home Central America, Guatemala, rule of law Asking the UN to Leave Guatemala, Too Little, But Not Too Late

Asking the UN to Leave Guatemala, Too Little, But Not Too Late

This weekend in Guatemala, the duly elected president of the Guatemalan people made a completely legal decision to expel an unelected international organization from Guatemala. Certain globalists, the Left as well as their fellow travelers are, of course, unhinged, but it was the right decision.

While President Jimmy Morales’s decision is a day late and a dollar short, the crisis really started when Guatemala allowed the United Nations in the country to help deal with corruption issues. The Guatemalan people should sit in judgment of its own people and politicians, not the U.N. or non-Guatemalan NGOs.

While Guatemala and, indeed, many other Latin American nations are struggling with reigning in official corruption, that is not news. The recent Odebrecht corruption contagion is an excellent example of how pervasive the problem is throughout the region. Embedded in this short blog is a law note about the Odebrecht matter that explains how it has politically rippled throughout Latin America.

Allowing non-Guatemalans to sit in judgment of Guatemalan matters is a sure recipe for political crises. If you want to read a little more about this matter, I posted a blog about it on September 15, 2015. Eroding national sovereignty encumbers, does not help, fighting corruption:

The best way to combat corruption begins with a strong respect for the rule of law and via national systems. In order to foster a culture that will advance that goal, you need a combination of things including a strong civil society, a robust private sector, as well as political leaders committed to cleaning up the police, courts, and other sectors. Injecting an international body in that process may sound like a good idea in the near term, and in some cases could help in isolated cases, but over the long run could, and probably will, undermine national systems.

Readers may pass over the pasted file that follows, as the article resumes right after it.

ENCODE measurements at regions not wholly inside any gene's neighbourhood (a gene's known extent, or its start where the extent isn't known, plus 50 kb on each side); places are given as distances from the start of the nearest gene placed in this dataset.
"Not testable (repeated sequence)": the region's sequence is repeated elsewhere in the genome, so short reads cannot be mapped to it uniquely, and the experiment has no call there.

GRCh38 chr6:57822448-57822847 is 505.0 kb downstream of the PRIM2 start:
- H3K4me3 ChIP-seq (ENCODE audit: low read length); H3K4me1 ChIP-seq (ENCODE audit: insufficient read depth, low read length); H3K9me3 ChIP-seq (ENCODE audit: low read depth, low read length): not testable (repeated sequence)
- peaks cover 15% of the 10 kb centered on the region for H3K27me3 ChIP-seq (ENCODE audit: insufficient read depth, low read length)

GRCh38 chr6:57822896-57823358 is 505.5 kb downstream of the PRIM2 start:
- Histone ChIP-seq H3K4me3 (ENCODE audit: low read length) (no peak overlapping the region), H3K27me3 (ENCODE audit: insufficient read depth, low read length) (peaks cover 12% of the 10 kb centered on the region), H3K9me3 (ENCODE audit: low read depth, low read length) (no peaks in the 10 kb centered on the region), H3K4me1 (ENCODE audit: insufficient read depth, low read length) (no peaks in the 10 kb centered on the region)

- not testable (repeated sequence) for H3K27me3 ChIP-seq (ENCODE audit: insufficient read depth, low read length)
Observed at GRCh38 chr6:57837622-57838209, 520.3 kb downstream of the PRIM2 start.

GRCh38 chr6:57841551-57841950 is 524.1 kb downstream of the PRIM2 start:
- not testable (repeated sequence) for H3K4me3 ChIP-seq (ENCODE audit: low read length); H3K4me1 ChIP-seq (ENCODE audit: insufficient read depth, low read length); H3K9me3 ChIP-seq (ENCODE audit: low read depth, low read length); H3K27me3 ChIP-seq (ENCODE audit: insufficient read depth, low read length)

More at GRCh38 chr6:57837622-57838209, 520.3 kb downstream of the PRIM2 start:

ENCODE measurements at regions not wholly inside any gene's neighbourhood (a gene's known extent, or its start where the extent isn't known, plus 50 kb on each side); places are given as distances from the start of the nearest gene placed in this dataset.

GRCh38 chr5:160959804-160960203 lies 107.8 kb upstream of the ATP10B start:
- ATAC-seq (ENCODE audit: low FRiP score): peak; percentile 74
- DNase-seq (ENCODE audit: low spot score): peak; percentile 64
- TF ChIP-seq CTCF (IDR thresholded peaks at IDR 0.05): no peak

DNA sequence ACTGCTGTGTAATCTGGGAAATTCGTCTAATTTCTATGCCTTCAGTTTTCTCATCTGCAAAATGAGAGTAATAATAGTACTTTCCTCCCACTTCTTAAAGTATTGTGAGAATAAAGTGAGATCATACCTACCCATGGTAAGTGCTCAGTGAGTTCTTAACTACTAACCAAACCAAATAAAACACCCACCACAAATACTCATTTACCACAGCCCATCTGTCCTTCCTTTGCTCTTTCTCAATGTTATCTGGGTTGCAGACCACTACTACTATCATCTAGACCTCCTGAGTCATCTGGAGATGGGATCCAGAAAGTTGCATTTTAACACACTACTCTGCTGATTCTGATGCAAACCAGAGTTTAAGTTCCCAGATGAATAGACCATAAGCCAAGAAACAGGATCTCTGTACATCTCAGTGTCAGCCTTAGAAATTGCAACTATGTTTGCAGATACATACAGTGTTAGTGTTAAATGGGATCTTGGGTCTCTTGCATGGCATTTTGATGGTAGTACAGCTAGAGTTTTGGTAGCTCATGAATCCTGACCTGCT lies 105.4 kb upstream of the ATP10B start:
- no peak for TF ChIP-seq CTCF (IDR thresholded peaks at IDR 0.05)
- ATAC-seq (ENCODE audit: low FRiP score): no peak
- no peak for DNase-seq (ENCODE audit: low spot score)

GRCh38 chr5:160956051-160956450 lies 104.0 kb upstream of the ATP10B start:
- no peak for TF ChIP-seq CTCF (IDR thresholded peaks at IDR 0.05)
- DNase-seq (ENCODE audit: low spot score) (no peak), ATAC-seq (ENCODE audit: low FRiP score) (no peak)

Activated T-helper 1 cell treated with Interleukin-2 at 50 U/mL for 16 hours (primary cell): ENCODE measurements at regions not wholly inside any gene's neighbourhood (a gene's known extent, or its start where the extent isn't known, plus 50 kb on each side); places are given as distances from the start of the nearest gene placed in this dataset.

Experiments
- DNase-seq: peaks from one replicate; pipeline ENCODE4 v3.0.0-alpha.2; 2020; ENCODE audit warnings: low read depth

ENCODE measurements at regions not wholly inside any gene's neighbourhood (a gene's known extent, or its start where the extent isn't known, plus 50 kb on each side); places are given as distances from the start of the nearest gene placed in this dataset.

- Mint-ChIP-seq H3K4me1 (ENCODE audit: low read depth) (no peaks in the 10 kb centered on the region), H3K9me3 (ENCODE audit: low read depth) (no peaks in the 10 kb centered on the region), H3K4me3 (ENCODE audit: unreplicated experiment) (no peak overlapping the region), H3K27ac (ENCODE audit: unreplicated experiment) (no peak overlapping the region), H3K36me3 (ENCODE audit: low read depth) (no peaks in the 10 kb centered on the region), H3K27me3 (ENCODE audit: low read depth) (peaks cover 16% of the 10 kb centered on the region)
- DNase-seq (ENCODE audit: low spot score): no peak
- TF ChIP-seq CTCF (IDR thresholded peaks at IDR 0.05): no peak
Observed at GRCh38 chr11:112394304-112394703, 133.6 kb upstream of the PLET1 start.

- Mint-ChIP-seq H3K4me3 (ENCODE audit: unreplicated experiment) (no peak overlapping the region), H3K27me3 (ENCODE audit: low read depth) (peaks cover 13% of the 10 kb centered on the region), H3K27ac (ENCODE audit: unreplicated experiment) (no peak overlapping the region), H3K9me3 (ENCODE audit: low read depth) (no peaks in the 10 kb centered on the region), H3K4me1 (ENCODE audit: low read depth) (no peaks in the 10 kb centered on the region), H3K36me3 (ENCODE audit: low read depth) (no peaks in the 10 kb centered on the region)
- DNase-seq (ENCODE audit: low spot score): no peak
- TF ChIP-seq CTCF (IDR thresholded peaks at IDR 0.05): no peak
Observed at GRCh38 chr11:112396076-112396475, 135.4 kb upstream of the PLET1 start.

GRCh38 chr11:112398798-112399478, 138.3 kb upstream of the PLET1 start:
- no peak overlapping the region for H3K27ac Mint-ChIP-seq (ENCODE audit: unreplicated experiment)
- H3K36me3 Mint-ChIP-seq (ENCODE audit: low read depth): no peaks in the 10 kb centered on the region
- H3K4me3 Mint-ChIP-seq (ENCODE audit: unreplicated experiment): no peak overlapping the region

If anyone or any group has created an alleged ‘constitutional crisis,’ in Guatemala, it is the unelected, unaccountable international organizations, such as the U.N. and the army of left-wing NGOs that have meddled in Guatemalan affairs for far too long. The United Nations has corruption problems of its own. That organization needs to get its affairs in order. It has no business in Guatemala, Honduras, or any other nation in the region.

The United States and allies should help Guatemala, if they ask for the assistance, put its legal and disclosure systems in order. There are many excellent Guatemalan jurists who are ready, able, and willing to help. There are also several legal organizations of Latin American and American lawyers who are extremely capable and who can help Guatemalan counterparts a better way forward.

Finally, the U.S. Congress and the Trump administration, as it reforms foreign assistance programs, should also find new foreign assistance implementors. The more recent recipients of U.S. assistance were the ones recommending this United Nations-created disaster to begin with. They either come up with new ideas that respect sovereignty and the rule of law, or it is time to find new implementors.

Odebrecht Contagion by Jason I. Poblete on Scribd

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